Data center stocks bolstered an otherwise battered chip sector Thursday as shares in Facebook’s parent company Meta Platforms Inc halved its profits and capital spending to fuel Mark Zuckerberg’s meta-ambitious ambitions, prompting an analyst to question whether server chips can on it. Just go up now.
As Meta shares fell as much as 25% Thursday, and Nvidia Corp shares fell. NVDA,
up by up to 7%, compared to declines of less than 1% on the PHLX Semiconductor SOX Index,
and the S&P 500 SPX Index,
late on wednesday, Meta reported that quarterly earnings fell more than 50%. It added that it expects capital expenditures in 2022 to be between $32 billion and $33 billion, compared to the previous range of $30 billion to $34 billion. The company said it expects in 2023 capital expenditures in the range of $34 billion to $39 billion, “driven by our investments in data centers, servers and network infrastructure.”
He noted that “the increase in AI capability is driving substantially all of our capital expenditure growth in 2023.”
Shortly after Meta made the announcement, Jefferies analyst Mark Lipacis said in a note that “the positive capex suspension from Alphabet GOOGL,
and Meta “This was all positive for data center equipment providers Nvidia and Advanced Micro Devices Inc. AMD,
Broadcom Inc. AVGO,
and Marvell Technology Inc. MRVL,
Lipacis has buy ratings on all four stocks.
AMD shares are up as much as 5%, Broadcom shares are up as much as 2%, and Marvell shares are up as much as 10% on Thursday. Intel Corp. INTC,
Stocks rose just over 1% at one point before it Earnings report, due after Thursday’s close.
Jefferies noted that Meta’s 2023 capital spending alone charts a 12% year-over-year rise at the midpoint, compared to Wall Street’s consensus of $29 billion, or a 5% year-over-year decline.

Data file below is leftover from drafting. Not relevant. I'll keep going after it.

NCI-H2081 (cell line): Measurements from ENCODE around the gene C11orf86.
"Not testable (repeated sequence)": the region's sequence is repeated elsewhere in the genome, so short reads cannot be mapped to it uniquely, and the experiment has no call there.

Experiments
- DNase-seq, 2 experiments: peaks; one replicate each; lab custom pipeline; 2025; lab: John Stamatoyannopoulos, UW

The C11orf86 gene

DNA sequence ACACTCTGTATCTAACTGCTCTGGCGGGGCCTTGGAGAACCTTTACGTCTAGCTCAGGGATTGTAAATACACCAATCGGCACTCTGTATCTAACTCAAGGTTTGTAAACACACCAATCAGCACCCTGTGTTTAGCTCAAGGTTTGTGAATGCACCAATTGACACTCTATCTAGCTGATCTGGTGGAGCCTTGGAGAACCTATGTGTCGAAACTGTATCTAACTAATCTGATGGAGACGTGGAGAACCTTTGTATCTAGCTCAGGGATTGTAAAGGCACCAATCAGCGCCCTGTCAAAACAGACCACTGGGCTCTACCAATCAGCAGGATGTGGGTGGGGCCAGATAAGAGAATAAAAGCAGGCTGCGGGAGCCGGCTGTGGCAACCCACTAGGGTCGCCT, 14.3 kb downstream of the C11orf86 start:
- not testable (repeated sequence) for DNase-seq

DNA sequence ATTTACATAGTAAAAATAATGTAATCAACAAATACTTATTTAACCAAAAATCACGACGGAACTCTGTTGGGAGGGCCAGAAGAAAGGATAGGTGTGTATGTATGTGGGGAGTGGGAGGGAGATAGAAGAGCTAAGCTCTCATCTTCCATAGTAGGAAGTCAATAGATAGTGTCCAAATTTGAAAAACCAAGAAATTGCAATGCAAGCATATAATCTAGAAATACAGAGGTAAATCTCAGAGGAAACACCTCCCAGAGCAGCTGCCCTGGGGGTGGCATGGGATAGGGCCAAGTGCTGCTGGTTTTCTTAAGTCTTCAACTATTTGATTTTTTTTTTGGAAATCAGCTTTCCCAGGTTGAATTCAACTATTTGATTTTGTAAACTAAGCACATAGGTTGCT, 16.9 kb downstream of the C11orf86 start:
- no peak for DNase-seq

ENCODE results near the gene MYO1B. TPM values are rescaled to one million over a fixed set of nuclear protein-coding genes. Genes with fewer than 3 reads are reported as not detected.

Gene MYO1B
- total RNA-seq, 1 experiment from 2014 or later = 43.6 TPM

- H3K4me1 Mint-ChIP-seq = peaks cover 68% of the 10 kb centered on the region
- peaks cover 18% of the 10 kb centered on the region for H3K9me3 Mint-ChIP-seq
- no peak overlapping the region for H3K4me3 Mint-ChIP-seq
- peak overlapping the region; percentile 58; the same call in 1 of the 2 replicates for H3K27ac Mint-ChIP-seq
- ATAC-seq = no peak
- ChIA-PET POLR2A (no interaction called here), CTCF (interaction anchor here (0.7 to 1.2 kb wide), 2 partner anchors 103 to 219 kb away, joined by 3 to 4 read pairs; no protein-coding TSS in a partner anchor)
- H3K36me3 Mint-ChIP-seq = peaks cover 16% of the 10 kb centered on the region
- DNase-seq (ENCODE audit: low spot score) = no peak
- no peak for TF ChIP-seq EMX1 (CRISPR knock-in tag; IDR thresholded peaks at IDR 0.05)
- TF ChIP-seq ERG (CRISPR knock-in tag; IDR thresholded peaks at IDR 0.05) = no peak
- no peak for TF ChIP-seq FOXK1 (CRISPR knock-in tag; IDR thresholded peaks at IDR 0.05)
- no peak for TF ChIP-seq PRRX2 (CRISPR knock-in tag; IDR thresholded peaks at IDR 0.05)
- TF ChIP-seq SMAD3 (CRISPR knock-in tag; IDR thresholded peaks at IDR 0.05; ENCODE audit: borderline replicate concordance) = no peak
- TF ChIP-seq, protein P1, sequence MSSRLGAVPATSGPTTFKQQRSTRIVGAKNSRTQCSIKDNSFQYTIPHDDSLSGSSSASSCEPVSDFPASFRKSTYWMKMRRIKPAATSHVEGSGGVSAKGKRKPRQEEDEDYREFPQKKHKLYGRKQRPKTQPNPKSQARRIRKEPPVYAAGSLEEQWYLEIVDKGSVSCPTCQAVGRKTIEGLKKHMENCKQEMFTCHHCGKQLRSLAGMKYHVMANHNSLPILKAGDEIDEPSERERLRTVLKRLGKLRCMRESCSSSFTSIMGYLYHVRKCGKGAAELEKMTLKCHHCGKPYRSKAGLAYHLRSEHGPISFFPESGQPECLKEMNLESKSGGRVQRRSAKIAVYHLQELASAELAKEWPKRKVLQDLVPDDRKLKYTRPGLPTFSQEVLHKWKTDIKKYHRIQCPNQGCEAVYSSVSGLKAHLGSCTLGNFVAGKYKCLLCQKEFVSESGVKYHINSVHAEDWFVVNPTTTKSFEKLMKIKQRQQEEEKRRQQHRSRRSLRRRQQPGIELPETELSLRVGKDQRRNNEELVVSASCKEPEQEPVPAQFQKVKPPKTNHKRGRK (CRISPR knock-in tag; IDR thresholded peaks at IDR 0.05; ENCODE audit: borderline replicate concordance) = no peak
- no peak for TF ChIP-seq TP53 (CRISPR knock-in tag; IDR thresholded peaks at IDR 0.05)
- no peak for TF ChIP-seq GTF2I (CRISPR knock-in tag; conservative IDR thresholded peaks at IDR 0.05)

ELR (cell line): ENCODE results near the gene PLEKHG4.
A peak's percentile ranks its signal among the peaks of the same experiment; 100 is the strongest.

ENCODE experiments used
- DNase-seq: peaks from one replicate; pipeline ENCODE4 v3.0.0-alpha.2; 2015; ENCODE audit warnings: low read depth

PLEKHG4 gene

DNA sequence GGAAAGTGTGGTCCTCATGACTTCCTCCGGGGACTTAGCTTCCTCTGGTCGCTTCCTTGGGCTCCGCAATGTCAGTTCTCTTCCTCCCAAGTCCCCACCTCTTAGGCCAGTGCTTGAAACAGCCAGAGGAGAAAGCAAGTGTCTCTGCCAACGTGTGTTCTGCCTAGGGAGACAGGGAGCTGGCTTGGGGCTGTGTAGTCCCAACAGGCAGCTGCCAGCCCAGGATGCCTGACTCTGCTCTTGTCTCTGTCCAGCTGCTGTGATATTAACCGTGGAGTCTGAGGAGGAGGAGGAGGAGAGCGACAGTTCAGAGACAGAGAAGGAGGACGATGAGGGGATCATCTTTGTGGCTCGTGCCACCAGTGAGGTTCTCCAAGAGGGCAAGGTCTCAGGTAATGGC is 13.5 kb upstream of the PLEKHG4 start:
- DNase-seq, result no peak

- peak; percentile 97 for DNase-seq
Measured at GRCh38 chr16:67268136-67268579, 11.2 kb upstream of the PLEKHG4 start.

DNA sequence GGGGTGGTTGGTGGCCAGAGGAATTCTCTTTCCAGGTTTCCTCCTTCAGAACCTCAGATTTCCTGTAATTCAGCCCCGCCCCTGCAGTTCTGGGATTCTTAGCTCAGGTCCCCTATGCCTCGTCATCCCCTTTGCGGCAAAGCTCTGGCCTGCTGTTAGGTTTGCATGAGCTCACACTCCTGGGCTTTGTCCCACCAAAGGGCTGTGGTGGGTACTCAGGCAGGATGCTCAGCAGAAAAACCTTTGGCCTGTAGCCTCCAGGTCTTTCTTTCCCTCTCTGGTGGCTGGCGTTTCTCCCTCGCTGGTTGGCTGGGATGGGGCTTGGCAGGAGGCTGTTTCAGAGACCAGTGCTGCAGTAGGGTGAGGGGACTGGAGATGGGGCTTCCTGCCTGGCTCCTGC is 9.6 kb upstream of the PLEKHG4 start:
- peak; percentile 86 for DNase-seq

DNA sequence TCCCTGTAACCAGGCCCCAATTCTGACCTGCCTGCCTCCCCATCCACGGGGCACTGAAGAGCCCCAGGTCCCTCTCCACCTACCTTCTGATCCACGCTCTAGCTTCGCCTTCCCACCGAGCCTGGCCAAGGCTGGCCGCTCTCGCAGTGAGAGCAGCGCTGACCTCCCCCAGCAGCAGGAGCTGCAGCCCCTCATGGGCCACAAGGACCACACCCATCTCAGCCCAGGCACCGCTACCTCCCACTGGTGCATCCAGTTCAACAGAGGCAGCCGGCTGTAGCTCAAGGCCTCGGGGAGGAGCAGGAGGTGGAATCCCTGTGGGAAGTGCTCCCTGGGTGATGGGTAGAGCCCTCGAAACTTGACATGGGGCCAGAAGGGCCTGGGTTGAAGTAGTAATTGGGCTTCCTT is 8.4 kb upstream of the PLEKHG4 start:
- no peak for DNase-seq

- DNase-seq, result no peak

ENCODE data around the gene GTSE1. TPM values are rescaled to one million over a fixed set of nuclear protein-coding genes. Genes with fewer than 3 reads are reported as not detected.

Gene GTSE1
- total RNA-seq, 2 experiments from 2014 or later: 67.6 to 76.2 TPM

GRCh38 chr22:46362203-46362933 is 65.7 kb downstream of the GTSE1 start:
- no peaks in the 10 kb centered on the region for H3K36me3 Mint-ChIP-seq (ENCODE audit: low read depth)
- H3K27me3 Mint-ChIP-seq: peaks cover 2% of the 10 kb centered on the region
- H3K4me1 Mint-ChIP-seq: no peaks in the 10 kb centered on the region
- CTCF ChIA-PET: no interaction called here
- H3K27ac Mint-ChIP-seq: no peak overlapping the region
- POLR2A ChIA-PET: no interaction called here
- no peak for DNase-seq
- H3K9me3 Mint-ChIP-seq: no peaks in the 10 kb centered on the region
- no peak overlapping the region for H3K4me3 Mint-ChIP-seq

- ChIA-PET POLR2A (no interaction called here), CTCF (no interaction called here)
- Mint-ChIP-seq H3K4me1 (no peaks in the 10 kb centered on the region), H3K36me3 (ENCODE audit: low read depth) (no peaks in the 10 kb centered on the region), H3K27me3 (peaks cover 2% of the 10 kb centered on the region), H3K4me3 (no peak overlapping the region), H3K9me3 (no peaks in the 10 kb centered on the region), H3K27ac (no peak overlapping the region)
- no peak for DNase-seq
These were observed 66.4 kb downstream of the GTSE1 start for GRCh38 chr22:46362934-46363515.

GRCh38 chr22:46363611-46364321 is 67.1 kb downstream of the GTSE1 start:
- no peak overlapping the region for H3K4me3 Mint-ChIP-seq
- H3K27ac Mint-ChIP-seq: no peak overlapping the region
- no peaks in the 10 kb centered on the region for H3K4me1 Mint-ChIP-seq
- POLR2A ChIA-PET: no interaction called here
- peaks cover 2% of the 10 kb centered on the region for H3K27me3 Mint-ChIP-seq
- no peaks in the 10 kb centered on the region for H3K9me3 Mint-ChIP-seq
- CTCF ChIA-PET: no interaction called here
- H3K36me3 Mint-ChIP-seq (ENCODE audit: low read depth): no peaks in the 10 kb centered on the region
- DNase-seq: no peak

“We feel cautious from investors about Nvidia’s data center business this quarter, but we expect all four [equipment providers] To discuss positive data center trends this earnings season,” Libases said, noting that he was a buyer of Nvidia stock “in front of its earnings call.”
From the perspective of the chip industry — which has gone from a global chip deficit of two years to a sudden glut in a matter of months as demand for computers and consumer electronics drops sharply, causing chip makers to pump the brakes on investing in new capacity — Libases wondered whether the glut It would hit data center sales, as many feared.
“The most common comment we hear from investors on Nvidia is that the Datacenter boot should fall,” Libases said, noting that his data shows that the boot is already down and there’s an upside on the horizon.
Libases explained that data center sales from Nvidia, AMD, and Intel combined fell to $10.5 billion in the second quarter from $12 billion in the fourth quarter of 2021 and that he is designing another $10.5 billion in the third quarter.
“This appears to be consistent with the pattern since 2017 of 4 to 5 qtrs above the trend line, followed by 2 to 3 qtrs below the ‘digestion’ trend line, i.e. the data center shoe appears to be already down,” Libases said.
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